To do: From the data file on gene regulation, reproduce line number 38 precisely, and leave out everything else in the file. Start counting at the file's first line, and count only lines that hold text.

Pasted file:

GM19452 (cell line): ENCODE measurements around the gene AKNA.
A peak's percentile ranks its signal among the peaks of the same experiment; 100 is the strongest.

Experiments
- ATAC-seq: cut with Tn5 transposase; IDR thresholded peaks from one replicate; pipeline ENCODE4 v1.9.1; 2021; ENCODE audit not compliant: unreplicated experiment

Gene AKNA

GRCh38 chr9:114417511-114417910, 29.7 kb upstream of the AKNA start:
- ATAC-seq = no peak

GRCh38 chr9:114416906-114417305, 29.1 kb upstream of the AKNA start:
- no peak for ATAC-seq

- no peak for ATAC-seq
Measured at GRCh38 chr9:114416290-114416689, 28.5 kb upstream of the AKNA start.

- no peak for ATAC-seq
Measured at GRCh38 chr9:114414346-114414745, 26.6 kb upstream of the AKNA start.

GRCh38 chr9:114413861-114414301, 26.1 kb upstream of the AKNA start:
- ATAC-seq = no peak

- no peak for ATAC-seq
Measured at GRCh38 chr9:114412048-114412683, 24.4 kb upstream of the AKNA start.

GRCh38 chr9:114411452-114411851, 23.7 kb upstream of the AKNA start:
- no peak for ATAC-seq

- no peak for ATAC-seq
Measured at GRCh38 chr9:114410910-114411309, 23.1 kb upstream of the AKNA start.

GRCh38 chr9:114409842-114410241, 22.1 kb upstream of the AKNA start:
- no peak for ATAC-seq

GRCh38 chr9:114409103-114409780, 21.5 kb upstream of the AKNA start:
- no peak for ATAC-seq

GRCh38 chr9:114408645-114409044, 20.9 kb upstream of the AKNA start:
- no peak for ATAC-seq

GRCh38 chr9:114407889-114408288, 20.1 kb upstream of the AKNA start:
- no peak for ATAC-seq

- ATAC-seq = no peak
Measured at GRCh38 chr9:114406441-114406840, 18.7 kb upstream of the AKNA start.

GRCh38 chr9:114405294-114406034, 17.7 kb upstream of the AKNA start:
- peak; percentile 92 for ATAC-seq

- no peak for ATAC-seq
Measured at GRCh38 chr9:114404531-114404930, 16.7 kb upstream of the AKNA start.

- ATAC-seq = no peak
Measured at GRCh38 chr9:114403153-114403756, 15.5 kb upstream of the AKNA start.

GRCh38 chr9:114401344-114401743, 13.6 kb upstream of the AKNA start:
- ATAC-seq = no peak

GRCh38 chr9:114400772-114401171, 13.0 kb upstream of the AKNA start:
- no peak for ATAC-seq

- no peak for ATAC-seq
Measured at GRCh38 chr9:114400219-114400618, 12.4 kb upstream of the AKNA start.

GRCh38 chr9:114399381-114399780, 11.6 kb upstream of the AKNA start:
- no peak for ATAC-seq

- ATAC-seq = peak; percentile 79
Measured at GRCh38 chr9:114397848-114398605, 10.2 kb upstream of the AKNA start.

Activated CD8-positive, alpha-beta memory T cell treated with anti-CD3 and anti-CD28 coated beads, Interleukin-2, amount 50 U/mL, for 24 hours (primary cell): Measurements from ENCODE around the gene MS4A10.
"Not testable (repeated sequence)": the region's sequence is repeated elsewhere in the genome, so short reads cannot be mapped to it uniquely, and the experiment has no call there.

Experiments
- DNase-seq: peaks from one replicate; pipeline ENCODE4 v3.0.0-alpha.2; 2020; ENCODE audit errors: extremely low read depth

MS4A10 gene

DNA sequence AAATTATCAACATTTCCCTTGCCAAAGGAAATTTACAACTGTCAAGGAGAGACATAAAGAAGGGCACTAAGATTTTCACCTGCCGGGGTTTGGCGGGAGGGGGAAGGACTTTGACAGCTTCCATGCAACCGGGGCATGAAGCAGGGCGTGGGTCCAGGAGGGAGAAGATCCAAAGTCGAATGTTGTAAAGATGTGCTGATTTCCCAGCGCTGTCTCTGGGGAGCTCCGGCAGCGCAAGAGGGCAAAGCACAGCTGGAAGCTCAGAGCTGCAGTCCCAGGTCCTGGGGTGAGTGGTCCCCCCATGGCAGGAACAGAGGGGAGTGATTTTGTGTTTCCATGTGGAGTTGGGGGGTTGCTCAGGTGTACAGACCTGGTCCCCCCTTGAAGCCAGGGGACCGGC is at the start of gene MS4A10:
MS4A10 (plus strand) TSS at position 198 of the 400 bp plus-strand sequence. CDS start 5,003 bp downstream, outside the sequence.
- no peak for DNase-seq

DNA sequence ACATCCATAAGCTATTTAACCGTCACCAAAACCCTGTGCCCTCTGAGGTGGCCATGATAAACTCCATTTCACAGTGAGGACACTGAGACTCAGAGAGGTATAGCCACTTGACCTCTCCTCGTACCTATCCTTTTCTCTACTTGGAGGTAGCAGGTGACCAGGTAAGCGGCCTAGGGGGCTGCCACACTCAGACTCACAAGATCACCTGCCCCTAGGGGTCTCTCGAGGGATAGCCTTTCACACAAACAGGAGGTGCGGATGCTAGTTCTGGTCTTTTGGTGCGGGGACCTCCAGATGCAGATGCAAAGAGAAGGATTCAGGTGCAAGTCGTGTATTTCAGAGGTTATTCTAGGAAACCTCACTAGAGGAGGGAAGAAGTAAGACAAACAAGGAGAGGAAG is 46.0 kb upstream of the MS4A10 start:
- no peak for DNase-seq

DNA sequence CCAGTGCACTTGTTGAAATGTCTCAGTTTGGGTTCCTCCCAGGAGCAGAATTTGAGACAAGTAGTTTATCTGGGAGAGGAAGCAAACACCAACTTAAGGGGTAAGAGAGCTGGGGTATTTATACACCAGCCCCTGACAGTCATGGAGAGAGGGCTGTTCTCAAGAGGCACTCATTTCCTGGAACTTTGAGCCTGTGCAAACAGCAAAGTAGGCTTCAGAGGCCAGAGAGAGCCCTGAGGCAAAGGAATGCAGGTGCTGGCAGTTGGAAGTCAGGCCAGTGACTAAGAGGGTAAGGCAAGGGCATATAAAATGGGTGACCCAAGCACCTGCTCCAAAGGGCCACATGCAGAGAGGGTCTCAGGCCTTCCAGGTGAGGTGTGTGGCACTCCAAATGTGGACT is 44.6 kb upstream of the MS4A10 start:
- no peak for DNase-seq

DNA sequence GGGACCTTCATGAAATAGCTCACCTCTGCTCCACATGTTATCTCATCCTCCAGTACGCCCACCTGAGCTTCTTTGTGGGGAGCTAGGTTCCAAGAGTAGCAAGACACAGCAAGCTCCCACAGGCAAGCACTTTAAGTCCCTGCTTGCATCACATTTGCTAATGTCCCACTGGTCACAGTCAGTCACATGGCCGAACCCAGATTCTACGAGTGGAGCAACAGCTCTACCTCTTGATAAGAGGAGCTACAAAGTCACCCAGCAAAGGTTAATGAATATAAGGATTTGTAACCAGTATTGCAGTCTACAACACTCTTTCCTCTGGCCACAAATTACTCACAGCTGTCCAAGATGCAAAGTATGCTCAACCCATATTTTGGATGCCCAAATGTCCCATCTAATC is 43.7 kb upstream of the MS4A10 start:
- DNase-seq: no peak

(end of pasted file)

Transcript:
GRCh38 chr9:114401344-114401743, 13.6 kb upstream of the AKNA start: